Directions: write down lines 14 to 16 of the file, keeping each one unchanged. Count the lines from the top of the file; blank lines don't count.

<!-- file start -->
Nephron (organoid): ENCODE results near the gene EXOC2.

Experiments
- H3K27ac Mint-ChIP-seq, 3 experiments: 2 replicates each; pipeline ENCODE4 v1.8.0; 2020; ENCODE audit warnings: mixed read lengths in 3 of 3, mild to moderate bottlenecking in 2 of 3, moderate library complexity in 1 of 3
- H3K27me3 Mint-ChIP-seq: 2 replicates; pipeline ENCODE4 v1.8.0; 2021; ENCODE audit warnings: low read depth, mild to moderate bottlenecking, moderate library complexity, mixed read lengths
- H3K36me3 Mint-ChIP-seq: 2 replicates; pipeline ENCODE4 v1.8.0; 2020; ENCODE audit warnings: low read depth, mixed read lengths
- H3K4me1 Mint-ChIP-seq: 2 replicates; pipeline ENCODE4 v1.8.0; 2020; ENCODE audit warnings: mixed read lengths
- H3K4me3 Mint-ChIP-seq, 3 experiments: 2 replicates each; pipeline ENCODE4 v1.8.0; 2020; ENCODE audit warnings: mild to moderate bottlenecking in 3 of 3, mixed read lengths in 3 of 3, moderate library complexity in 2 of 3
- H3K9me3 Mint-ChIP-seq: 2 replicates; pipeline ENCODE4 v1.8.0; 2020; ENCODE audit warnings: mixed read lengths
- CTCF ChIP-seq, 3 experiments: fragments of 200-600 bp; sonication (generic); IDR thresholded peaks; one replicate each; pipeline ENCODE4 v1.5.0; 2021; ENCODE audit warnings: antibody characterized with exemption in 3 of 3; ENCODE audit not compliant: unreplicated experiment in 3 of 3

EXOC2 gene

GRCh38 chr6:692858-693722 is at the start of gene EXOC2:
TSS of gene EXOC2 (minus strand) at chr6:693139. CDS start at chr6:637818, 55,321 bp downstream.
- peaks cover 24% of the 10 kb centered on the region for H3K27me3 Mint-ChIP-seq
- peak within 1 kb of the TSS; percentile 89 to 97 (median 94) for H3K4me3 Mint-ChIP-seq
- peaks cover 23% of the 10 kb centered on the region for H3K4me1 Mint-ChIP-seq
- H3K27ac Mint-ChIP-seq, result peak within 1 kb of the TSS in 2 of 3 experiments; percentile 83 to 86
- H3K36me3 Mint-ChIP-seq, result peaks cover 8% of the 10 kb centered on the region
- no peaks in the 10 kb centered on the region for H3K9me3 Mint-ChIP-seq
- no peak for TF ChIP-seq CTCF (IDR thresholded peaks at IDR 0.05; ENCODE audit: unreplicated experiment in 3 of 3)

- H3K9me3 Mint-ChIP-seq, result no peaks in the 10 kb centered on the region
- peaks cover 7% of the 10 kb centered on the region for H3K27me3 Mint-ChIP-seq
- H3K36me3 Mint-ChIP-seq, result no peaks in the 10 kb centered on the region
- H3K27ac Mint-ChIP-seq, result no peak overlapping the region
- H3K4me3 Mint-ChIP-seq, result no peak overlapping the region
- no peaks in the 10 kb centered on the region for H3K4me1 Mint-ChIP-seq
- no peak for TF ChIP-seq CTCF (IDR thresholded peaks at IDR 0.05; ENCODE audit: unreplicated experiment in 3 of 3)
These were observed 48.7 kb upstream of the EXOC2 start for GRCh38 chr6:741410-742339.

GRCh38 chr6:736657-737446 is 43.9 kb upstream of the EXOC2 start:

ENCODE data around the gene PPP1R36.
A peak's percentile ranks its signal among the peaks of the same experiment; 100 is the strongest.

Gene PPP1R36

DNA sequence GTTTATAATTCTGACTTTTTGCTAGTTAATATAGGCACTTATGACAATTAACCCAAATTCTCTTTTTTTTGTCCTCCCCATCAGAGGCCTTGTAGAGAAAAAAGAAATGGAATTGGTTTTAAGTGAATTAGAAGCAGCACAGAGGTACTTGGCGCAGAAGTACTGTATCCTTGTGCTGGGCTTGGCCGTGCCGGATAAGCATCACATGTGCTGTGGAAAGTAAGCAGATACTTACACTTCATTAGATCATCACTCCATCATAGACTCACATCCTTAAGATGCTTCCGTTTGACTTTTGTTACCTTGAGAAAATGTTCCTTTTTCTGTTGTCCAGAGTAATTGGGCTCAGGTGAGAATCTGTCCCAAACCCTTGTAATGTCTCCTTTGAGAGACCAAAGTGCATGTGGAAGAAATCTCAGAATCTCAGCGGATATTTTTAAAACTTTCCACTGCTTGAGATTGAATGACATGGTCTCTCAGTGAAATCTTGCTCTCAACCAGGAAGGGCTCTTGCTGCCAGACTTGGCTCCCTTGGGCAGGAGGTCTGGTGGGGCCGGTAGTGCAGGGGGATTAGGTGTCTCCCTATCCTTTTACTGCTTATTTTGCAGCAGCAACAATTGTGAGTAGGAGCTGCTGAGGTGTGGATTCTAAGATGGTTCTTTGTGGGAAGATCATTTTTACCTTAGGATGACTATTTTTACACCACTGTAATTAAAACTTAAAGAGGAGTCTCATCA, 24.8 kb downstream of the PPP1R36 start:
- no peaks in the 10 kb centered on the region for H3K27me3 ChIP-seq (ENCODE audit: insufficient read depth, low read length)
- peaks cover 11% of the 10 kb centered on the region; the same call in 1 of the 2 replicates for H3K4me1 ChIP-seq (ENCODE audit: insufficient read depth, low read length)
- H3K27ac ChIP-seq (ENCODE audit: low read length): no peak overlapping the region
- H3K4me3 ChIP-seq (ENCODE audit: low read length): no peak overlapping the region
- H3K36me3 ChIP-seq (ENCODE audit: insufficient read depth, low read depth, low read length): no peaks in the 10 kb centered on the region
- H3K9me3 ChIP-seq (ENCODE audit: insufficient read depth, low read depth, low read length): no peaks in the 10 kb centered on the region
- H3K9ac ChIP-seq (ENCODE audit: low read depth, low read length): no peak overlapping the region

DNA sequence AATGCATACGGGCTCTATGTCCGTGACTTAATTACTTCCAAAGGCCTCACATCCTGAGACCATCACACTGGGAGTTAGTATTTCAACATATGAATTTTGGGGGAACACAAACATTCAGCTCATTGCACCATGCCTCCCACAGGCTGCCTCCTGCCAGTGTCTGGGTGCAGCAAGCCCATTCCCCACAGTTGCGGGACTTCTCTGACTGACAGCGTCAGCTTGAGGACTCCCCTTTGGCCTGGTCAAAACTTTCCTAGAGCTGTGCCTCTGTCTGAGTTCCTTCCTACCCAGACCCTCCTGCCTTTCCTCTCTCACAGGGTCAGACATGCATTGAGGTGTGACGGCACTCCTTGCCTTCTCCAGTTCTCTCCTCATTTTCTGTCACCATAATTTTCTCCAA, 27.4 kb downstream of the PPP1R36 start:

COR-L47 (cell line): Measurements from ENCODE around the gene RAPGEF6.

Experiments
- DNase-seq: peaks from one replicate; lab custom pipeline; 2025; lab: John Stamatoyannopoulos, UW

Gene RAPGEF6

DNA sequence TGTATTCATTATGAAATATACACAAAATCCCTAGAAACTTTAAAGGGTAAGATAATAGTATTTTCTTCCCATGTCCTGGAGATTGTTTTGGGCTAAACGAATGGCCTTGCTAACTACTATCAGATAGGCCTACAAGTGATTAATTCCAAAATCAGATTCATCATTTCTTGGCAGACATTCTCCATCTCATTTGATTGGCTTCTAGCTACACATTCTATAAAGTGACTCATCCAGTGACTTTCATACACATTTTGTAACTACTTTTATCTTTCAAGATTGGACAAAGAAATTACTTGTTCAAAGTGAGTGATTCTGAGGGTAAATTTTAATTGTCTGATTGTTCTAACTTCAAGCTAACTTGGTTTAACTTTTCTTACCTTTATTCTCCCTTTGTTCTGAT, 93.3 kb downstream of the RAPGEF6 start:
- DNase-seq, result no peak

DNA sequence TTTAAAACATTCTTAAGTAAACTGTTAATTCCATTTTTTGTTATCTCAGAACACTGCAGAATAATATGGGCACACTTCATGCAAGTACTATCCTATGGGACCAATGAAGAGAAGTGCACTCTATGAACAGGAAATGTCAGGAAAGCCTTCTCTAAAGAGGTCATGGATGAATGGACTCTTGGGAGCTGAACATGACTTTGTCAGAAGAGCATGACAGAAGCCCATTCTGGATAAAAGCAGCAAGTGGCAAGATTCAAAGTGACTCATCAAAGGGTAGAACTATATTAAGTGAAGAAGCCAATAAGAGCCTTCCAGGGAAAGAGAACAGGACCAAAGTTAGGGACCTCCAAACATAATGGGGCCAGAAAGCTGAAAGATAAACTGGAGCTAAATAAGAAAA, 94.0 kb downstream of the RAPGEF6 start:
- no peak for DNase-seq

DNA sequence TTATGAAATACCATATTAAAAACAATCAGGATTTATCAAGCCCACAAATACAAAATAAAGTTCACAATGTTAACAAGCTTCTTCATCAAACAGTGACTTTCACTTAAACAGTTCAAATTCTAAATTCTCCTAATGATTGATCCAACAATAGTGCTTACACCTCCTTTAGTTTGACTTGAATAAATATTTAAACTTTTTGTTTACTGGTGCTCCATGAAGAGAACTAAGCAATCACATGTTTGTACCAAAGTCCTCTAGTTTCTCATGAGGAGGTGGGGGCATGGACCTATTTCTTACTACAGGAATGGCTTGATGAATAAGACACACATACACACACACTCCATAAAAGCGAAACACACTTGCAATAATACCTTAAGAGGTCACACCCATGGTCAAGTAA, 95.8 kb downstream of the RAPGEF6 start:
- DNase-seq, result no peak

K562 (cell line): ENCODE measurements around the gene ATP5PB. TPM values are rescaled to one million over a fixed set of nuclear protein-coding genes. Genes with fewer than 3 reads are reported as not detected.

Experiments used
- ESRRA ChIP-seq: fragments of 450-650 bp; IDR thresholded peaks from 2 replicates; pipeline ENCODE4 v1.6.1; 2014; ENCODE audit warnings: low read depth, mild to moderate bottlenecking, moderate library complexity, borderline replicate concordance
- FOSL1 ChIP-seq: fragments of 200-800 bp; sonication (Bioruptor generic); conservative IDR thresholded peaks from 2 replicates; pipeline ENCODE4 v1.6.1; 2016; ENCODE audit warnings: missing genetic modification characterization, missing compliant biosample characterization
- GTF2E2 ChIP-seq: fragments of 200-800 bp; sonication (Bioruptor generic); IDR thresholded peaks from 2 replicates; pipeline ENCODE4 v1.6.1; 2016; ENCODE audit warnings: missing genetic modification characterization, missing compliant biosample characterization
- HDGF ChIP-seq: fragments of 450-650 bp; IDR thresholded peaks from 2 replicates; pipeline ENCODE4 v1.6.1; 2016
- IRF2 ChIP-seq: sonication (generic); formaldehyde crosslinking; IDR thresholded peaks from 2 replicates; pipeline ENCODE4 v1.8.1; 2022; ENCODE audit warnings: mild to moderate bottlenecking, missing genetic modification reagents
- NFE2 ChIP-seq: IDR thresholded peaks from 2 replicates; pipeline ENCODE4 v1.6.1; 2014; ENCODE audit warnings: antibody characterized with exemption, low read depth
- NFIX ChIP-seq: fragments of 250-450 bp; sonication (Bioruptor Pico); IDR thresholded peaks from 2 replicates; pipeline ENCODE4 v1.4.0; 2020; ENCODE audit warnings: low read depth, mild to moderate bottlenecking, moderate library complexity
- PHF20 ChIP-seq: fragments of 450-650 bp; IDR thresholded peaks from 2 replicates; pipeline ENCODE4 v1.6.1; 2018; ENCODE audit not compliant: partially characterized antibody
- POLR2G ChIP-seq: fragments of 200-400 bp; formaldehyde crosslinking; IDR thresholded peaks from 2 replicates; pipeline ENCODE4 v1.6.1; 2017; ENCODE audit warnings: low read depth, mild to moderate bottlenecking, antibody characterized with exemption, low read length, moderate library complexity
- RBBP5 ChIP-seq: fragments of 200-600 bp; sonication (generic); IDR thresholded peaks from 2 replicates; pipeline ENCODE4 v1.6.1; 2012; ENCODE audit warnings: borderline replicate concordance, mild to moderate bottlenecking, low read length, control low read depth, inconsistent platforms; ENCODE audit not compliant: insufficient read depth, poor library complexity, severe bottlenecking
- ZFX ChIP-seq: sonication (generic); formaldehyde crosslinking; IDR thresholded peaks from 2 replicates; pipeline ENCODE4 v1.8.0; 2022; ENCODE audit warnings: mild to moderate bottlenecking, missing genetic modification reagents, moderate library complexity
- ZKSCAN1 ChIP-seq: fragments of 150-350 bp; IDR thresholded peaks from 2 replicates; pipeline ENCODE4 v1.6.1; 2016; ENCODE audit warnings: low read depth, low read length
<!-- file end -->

- peak within 1 kb of the TSS; percentile 89 to 97 (median 94) for H3K4me3 Mint-ChIP-seq
- peaks cover 23% of the 10 kb centered on the region for H3K4me1 Mint-ChIP-seq
- H3K27ac Mint-ChIP-seq, result peak within 1 kb of the TSS in 2 of 3 experiments; percentile 83 to 86